I Remember Mama

Norwegian-American nostalgia

John Smistad
Olympia, Wash.

Synopsis: A young writer recalls her ups and downs growing up as one of four children to Norwegian immigrant parents in 1910s San Francisco.

My paternal grandfather, Ingebrigt Smistad, left Norway for the United States during the heart of the Great Depression, leaving behind the only home he had ever known, his family’s farm in the tiny fishing village of Øksendal. Also not accompanying him on this intrepid journey were a wife and two children, one of whom is my dad, Olav.

Ingebrigt did not have a job and did not speak English. When he found work in Washington state with the help of Norwegian relatives who had  already immigrated to the United States, he brought his family overseas and then across the country to reunite with him. The nationwide economic disaster was only just beginning to show signs of ending.

I am proud beyond words of my grandpa, my dad, and the rest of my family. I will always be fiercely honored to have Norwegian blood running through my veins and pulsating through those of my three sons, all of whom are enormously vainglorious of their ancestral heritage, as well.

Which brings me now to my review of the classic 1948 film I Remember Mama.

Not much happens in this movie that likely hasn’t happened to you and me and our own families.

Martha and Lars Hanson have moved from Norway to San Francisco to be with relations from “the old country.” Both become citizens of their new home. Together they raise four children, all of whom were born in this magical City by the Bay. It is all captured and presented in exquisite and ingenious black and white brilliance by legendary filmmaker George Stevens (A Place in the Sun, Gunga Din).

But here’s what makes I Remember Mama a genuine treasure. As my father consistently imparts to me, my brother, and my sister, “Family is the most important thing.” Therein lies the point of this preciously poignant parable. Unwavering love for, support of, and belief in each other.

No matter the circumstance. No matter the sacrifice.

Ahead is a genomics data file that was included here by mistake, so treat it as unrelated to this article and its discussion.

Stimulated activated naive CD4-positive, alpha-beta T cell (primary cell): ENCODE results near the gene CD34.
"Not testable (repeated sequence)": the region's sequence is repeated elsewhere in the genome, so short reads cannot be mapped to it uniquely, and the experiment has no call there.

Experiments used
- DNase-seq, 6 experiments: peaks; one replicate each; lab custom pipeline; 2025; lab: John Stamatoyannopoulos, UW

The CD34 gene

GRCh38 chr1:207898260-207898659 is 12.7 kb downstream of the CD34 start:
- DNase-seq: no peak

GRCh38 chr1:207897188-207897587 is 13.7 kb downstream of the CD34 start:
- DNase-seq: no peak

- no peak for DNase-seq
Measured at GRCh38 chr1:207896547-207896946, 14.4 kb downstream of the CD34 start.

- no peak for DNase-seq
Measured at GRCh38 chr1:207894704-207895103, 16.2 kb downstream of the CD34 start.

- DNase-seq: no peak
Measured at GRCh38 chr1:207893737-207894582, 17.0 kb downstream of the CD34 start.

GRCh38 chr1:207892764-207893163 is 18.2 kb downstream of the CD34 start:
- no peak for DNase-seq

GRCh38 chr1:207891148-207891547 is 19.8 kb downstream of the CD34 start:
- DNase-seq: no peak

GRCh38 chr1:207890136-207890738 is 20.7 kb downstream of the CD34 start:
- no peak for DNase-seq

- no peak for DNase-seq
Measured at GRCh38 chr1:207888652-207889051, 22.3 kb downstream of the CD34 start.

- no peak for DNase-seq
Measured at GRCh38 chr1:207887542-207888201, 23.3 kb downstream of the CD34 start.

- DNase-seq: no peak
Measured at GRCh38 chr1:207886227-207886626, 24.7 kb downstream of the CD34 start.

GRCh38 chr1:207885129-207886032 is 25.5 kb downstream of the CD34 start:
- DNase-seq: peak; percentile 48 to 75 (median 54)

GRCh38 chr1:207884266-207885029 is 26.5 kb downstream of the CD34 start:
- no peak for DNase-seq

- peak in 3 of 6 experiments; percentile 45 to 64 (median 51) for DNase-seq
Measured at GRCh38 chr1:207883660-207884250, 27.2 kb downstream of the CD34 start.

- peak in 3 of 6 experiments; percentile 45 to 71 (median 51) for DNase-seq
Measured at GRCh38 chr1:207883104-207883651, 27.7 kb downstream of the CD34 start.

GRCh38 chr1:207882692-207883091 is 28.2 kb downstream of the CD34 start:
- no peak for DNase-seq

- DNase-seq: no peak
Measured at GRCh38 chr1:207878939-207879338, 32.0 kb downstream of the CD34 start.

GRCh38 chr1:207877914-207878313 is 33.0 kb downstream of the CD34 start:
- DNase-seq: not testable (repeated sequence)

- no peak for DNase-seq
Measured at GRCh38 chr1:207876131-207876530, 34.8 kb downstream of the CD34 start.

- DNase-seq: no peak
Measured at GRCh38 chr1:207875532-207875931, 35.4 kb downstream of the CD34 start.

Uncle Chris (Oscar Homolka in a beautifully bombastic larger-than-life characterization) embodies my grandfather. Stout.  Tough. Unyielding. Intimidating. Yet, underneath that often gruff exterior, there beat a big heart forged of the purest gold. One tirelessly committed to those they steadfastly lead and love.

Martha Hanson (the gloriously talented Irene Dunne) so very vividly reminds me of my Grandma Smistad. Diminutive of stature.  Sparing of spoken word. Quiet by nature.

But this rock-solid Norwegian woman, wife, mother, grandmother, and great-grandmother was blessed of a manner, a soul that spoke volumes to us all. Quietly aware. Quietly patient. Quietly insightful.  Quietly resolute. Quietly strong. But perhaps, most of all, this: quietly in charge.

And so, then, as Mama herself proclaims to her family on a number of occasions over the course of this indelibly sweet story…

“Is good.”

I Remember Mama streams to rent or buy on Amazon Prime Video.

This article originally appeared in the May 2023 issue of The Norwegian American.

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John Smistad

John Smistad is a published author of short stories, poems, essays, and movie reviews. He lives and loves with his family and cat in the Puget Sound area of Washington state. He is the fiercely proud son of a native Norwegian dad. (He loves his mom, too.) You can follow him as on his blog at thequickflickcritic.blogspot.com.